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IdentifierCreatedClassificationOrigin
05VATICAN508 2005-08-10 08:59:00 CONFIDENTIAL Embassy Vatican
Cable title:  

VENEZUELA: VATICAN NOT READY TO CHANGE TACTICS

Tags:   VT VE PREL PGOV KIRF PHUM 
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					  C O N F I D E N T I A L  VATICAN 000508 

SIPDIS


DEPT. FOR EUR/WE (CUNNINGHAM); WHA/AND (FRIEDMAN)

E.O. 12958: DECL: 8/10/2015
TAGS: VT VE PREL PGOV KIRF PHUM
SUBJECT: VENEZUELA: VATICAN NOT READY TO CHANGE TACTICS

REF: A. A) VATICAN 489


B. B) MARTIN- MCISAAC JULY 20 EMAIL

C. C) CARACAS 2206

D. D) CARACAS 2258

E. E) CARACAS 2326

CLASSIFIED BY: Peter Martin, POL, Vatican, State.
REASON: 1.4 (b), (d)
------------
Summary
------------



1. (C) Holy See Deputy Foreign Minister Parolin affirmed to
the Charge August 9 the Vatican's preference for outreach and
dialogue with President Chavez rather than confrontation.
Parolin took the same approach he had in a June 30 meeting with
Post's former Charge on the subject (ref a), despite the recent
Church-State tensions in Venezuela (ref c, d). Parolin clearly
did not believe recent events called for a change in the
Vatican's approach on Venezuela and indicated that the Holy See
was not pleased that Cardinal Castillo Lara had spoken out
against Chavez and the government as he did, regardless of
Chavez's role in the controversy. Focusing on Chavez's
treatment of the Church and his broader abuses, we will continue
to encourage the Holy See to take a harder line on his
government. There may also be a further opportunity for
movement on this issue if Pope Benedict names a new secretary of
state (prime minister equivalent) in the fall, as he is rumored
to do. However, it will be difficult in this instance to shake
the Vatican from its preference for dialogue over confrontation,
even if the local Church is becoming more aggressive. End
Summary.



--------------------------



--------------------------


Vatican Favors Outreach, Despite Recent Controversy


--------------------------



--------------------------





2. (C) Holy See Deputy Foreign Minister equivalent Monsignor
Pietro Parolin affirmed to the Charge (during his August 9
welcome call) the Vatican's preference for outreach and dialogue
with President Chavez rather than confrontation. Parolin took
the same approach he had in a June 30 meeting with Post's former
Charge on the subject (ref a). This also tracked with what we
have heard at other times recently from the Vatican's
secretariat of state (ref a, b) despite the recent war of words

SIPDIS
between Chavez and Cardinal Castillo Lara and other Church-State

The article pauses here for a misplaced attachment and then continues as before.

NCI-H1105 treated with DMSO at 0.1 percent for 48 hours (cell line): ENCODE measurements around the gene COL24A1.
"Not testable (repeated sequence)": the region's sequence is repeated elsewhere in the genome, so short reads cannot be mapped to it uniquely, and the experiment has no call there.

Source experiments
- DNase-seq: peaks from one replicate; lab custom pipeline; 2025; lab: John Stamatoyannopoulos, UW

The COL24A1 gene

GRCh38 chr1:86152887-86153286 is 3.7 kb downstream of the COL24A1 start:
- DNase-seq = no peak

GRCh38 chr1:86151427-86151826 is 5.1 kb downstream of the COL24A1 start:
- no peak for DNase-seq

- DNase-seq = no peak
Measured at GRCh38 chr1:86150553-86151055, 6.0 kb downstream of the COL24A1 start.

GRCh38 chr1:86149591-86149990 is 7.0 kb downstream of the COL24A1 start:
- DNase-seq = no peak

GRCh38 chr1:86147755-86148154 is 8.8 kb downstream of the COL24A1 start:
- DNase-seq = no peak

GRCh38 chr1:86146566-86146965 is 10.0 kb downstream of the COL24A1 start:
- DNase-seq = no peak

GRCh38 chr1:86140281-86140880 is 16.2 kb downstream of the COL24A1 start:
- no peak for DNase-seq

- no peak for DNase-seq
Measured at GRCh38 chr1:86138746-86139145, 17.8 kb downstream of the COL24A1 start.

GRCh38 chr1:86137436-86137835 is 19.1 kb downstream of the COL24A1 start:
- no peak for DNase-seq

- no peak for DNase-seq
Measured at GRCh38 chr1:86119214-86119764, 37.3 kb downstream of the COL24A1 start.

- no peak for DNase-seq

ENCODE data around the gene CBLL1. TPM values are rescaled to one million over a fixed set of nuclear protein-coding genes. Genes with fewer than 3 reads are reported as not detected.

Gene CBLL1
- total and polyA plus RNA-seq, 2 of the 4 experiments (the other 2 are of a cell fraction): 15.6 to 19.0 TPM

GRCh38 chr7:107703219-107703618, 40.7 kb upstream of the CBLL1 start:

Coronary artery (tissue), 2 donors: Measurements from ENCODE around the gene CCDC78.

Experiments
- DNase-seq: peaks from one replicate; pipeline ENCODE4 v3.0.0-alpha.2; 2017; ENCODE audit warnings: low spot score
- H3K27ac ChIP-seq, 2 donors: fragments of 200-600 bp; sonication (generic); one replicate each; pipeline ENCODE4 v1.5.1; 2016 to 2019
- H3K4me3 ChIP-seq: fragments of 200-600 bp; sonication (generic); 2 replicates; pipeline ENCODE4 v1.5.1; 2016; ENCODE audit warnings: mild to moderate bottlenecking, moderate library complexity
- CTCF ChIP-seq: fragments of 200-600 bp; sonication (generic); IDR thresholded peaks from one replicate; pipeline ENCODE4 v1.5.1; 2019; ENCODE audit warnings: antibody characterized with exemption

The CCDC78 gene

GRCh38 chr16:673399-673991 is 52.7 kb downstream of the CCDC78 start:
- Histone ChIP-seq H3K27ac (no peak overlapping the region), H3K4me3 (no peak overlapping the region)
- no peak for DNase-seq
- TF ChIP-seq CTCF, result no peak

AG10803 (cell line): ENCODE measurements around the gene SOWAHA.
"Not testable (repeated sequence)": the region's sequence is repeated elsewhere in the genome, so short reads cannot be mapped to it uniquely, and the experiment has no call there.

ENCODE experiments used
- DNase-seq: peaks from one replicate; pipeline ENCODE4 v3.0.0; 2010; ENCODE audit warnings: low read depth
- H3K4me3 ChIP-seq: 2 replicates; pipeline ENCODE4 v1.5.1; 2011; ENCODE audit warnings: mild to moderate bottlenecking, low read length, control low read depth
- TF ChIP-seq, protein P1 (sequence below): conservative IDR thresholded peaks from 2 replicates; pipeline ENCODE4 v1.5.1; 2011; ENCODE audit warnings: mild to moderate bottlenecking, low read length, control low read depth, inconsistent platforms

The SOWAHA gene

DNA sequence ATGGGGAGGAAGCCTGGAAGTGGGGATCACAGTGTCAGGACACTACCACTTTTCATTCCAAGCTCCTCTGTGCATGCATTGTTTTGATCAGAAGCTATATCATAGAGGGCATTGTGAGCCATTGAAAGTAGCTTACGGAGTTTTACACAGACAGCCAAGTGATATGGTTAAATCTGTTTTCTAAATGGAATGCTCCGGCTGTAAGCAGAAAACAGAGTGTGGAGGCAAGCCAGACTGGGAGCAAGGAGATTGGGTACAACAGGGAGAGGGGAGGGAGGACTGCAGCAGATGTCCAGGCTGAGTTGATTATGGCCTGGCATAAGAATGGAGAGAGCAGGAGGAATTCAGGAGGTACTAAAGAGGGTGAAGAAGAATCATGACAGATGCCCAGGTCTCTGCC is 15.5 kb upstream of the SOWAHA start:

tensions (ref c,d).



--------------------------


"He's no Saint, but~"


--------------------------





3. (C) Charge noted Chavez's harsh treatment of the cardinal
and emphasized broader U.S. concerns on Venezuela. Parolin,
however, clearly did not believe recent events called for a
change in Vatican's approach on Venezuela. In fact, he
indicated that the Holy See was not pleased that Castillo Lara
had spoken out as he did, regardless of Chavez's role in the
controversy. "We aren't happy with the situation," Parolin
said. "This back and forth in the media cannot help matters.
Everyone knows who Chavez is. We're not saying he's a saint,
but we have to deal with him." Parolin remains convinced that
Chavez hopes to have a better relationship with the Church, his
recent diatribes notwithstanding. And the Vatican plans to give
him more than a chance. "As I told [the former Charge], we fear
that a confrontational approach with drive Chavez even further
into the arms of Castro (ref a)."



4. (C) The Charge cited Embassy Caracas's outreach to
Venezuelan Church leaders (ref e) and Ambassador Brownfield's
interest in meeting the nuncio (ref d, e) as a step toward
greater Vatican involvement in support of the Venezuelan Church.
Parolin did not comment.



--------------------------


Comment


--------------------------





5. (C) Parolin is concerned about Chavez and his effects on
Venezuela and the region. He took notice when the Charge told
him that Chavez, making baseless claims, had just announced the
severing of the USG's long-standing counter-narcotics
relationship with Venezuela. Focusing on Chavez's treatment of
the Church and his broader abuses, we will continue to encourage
the Holy See to take a harder line on his government. We will
also work with Holy See Country Director for Venezuela Nicolas
Thevenin, who has taken a somewhat harder line than Parolin on
Chavez in the past. There may also be a further opportunity for
movement on this issue if Pope Benedict names a new secretary of
state (prime minister equivalent) in the fall, as he is rumored
to do. There have been signs that the current secretariat of
state is not working in full harmony with other parts of the

Vatican, including the papacy.



6. (C) However, it will be difficult in this instance to shake
the Vatican from its preference for dialogue over confrontation,
even if the local Church is becoming more aggressive. While the
Holy See is not likely at this point to call down Castillo Lara,
Archbishop Porras, or the Venezuelan bishops when they criticize
Chavez, it will try its best to stay above the fray. Parolin
remains convinced that the confrontational approach taken by
former nuncio to Venezuela Andre Dupuy was unproductive (ref a).
"Dialogue is our policy, as much as possible," Parolin
concluded.


SANDROLINI


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